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Davis, Louise
Publications (10 of 13) Show all publications
Davis, L., Jowett, S. & Tafvelin, S. (2019). Communication Strategies: The Fuel for Quality Coach-Athlete Relationships and Athlete Satisfaction. Frontiers in Psychology, 10, Article ID 2156.
Open this publication in new window or tab >>Communication Strategies: The Fuel for Quality Coach-Athlete Relationships and Athlete Satisfaction
2019 (English)In: Frontiers in Psychology, ISSN 1664-1078, E-ISSN 1664-1078, Vol. 10, article id 2156Article in journal (Refereed) Published
Abstract [en]

The present two-study paper examined the role of communication strategies that athletes use to develop their coach-athlete relationship. Study 1 examined the mediating role of motivation, support, and conflict management strategies between the quality of the coach-athlete relationship and athletes' perceptions of sport satisfaction. Study 2 examined the longitudinal and mediational associations of communication strategies and relationship quality across two time points, over a 6-week period. Within both studies, data were collected through multi-section questionnaires assessing the studies' variables. For study 1, structural equation modeling highlighted significant indirect effects for motivation and support strategies between the quality of the coach-athlete relationship and athletes' experiences of sport satisfaction. For study 2, significant indirect effects were found for the athletes' perceptions of the quality of the coach-athlete relationship at time 2 between athletes' use of communication strategies at time point 1 and time point 2. Together these findings provide support for the practical utility of communications strategies in enhancing the quality of the coach-athlete relationship and athlete's experiences of sport satisfaction. In addition, the findings provide evidence to highlight the potential cyclical relationship between communication and relationship quality across time.

Place, publisher, year, edition, pages
Frontiers Media S.A., 2019
Keywords
communication, relationship quality, athlete satisfaction, longitudinal, coach-athlete relationship
National Category
Psychology Sport and Fitness Sciences
Identifiers
urn:nbn:se:umu:diva-164046 (URN)10.3389/fpsyg.2019.02156 (DOI)000487591100001 ()
Available from: 2019-10-15 Created: 2019-10-15 Last updated: 2019-10-15Bibliographically approved
Davis, L., Stenling, A., Gustafsson, H., Appleby, R. & Davis, P. (2019). Reducing the risk of athlete burnout: Psychosocial, sociocultural, and individual considerations for coaches. International journal of sports science & coaching, 14(4), 444-452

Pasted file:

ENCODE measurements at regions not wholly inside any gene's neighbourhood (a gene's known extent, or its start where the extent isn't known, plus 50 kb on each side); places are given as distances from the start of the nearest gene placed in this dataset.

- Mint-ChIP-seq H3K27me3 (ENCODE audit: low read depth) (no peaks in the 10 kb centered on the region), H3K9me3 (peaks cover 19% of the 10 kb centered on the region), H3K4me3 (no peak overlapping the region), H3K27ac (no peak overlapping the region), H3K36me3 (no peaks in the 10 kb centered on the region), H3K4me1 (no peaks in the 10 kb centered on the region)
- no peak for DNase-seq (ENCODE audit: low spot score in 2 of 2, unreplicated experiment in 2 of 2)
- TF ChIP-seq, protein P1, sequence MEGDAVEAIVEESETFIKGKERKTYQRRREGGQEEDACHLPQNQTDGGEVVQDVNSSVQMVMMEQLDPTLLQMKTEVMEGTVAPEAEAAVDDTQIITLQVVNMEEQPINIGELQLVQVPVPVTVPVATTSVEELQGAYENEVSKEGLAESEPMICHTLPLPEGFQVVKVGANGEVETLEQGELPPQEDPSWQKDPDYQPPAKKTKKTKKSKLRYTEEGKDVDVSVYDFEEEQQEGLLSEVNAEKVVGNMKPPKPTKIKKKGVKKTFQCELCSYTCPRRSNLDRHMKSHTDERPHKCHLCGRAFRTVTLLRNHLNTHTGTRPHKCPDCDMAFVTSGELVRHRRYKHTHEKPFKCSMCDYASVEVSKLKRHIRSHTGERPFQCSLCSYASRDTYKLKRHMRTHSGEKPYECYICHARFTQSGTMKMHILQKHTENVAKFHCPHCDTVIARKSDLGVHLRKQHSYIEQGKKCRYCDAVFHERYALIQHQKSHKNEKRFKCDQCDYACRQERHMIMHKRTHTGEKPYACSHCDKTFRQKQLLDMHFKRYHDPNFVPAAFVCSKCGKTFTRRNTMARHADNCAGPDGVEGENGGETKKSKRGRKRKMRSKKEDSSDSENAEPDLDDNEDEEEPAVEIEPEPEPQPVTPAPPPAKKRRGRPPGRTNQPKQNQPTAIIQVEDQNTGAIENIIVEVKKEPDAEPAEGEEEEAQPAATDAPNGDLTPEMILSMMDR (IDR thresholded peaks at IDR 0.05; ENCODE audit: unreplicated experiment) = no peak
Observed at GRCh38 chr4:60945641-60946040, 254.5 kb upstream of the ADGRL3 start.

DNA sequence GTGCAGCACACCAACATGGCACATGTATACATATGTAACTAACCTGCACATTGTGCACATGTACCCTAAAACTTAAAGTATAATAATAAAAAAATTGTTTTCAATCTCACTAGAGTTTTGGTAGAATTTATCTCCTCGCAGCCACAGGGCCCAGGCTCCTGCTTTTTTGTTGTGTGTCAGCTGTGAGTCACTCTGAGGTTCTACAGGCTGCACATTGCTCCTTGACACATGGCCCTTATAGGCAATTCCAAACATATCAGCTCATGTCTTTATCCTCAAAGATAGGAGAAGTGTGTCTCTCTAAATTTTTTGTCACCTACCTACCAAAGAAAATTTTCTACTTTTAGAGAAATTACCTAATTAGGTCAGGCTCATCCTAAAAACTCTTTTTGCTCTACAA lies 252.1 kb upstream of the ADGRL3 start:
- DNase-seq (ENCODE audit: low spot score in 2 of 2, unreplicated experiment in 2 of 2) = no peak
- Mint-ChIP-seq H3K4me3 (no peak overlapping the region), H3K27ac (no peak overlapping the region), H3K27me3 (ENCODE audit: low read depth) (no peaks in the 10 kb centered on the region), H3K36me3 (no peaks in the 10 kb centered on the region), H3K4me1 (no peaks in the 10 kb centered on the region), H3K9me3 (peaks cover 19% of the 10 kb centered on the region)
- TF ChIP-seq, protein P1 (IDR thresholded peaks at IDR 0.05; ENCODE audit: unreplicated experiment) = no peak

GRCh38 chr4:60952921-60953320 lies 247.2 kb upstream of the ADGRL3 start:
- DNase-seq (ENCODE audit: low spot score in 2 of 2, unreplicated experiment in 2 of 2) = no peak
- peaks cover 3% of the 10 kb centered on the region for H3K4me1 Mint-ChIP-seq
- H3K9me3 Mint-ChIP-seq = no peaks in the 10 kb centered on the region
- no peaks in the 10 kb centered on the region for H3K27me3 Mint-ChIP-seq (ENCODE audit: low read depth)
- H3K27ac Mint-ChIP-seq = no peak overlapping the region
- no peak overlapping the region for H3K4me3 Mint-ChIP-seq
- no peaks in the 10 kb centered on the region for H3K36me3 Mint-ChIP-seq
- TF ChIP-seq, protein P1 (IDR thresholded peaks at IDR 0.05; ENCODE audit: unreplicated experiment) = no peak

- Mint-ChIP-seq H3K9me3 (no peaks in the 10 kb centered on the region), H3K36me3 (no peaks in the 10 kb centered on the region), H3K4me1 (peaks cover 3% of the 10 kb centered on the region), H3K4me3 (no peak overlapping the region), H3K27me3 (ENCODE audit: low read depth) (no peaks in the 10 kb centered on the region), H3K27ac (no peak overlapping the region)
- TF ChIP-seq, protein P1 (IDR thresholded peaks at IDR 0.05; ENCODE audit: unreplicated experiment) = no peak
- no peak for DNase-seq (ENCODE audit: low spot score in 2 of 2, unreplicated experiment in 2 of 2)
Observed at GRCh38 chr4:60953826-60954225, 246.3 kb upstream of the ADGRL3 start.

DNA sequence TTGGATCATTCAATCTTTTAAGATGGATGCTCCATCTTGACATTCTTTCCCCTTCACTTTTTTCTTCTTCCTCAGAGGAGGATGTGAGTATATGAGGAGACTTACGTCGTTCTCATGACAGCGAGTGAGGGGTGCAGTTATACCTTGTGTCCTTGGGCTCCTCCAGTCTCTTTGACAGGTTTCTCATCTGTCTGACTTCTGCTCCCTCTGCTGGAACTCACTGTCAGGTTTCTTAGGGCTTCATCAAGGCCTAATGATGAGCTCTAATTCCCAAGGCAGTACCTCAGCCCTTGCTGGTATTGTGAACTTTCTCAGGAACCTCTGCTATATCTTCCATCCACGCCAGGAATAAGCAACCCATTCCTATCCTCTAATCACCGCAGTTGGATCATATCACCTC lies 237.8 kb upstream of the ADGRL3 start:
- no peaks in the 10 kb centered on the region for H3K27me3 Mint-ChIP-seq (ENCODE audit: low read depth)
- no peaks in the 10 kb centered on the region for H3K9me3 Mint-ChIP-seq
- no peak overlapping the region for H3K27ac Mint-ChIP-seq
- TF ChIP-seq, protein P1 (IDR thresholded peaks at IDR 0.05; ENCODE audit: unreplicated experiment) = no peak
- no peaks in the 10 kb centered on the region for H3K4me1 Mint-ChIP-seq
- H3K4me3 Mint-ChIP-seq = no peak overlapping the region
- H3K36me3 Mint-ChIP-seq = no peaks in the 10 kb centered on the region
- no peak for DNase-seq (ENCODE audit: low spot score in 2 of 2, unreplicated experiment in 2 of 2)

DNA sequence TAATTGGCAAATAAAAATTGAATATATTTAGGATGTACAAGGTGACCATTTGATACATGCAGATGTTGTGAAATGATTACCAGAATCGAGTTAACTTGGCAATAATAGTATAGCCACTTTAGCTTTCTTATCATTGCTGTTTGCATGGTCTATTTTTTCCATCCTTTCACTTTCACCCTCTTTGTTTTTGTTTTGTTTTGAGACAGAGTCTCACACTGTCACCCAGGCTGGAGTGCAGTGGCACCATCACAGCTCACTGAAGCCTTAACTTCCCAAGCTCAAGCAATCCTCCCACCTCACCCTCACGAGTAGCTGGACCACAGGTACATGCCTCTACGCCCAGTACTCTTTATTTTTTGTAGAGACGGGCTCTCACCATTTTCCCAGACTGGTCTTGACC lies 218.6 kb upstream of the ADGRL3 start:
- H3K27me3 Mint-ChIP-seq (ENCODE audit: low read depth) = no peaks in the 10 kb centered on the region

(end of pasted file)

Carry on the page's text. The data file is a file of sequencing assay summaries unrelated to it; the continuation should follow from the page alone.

Open this publication in new window or tab >>Reducing the risk of athlete burnout: Psychosocial, sociocultural, and individual considerations for coaches
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2019 (English)In: International journal of sports science & coaching, ISSN 1747-9541, E-ISSN 2048-397X, Vol. 14, no 4, p. 444-452Article in journal (Refereed) Published
Abstract [en]

Past research suggests that athletes' relationships with their coach can act as a risk factor in the development of burnout. Coaching practice may be enhanced through understanding the multidimensional factors that can augment the associations between coach-athlete relationship quality and athlete burnout. The present study explored both individual difference characteristics (gender, age, and sport level) and sociocultural factors (sport type) as moderators of this relationship. Our findings show statistically significant interaction effects for gender and age. Coaches and practitioners working with younger athletes and male performers in particular, are advised to work with strategies aiming to build relationships and reduce the risk of burnout.

Place, publisher, year, edition, pages
Sage Publications, 2019
Keywords
Age, coach-athlete relationships, gender
National Category
Sport and Fitness Sciences
Identifiers
urn:nbn:se:umu:diva-162670 (URN)10.1177/1747954119861076 (DOI)000479122900002 ()
Available from: 2019-09-02 Created: 2019-09-02 Last updated: 2019-09-02Bibliographically approved
Appleby, R., Davis, L., Davis, P. A. & Gustafsson, H. (2018). Examining perceptions of teammates’ burnout and training hours in athlete burnout. Journal of Clinical Sport Psychology, 12(3), 316-332
Open this publication in new window or tab >>Examining perceptions of teammates’ burnout and training hours in athlete burnout
2018 (English)In: Journal of Clinical Sport Psychology, ISSN 1932-9261, Vol. 12, no 3, p. 316-332Article in journal (Refereed) Published
Abstract [en]

Perceptions of teammates and training load have been shown to influence athletes' physical and psychological health; however, limited research has investigated these factors in relation to burnout. Athletes (N = 140) from a variety of competitive team sports, ranging in level from regional to professional, completed questionnaires measuring individual burnout, perceptions of teammates' burnout, and training hours perweek on two occasions separated by threemonths. After controlling for burnout at time one, training hours were associated with athletes' burnout and perceptions of teammates' burnout at time two. Multilevel modeling indicated actual team burnout (i.e., the average burnout score of the individual athletes in a team) and perceived team burnout were associated with individual's own burnout. The findings highlight that burnout is dynamic and relates to physiological stressors associated with training and psychological perceptions of teammates' burnout. Future research directions exploring potential social influences on athlete burnout are presented.

Place, publisher, year, edition, pages
Human Kinetics, 2018
Keywords
exhaustion, global burnout, team sports, teammates, training load
National Category
Psychology
Identifiers
urn:nbn:se:umu:diva-144442 (URN)10.1123/jcsp.2017-0037 (DOI)000444270200003 ()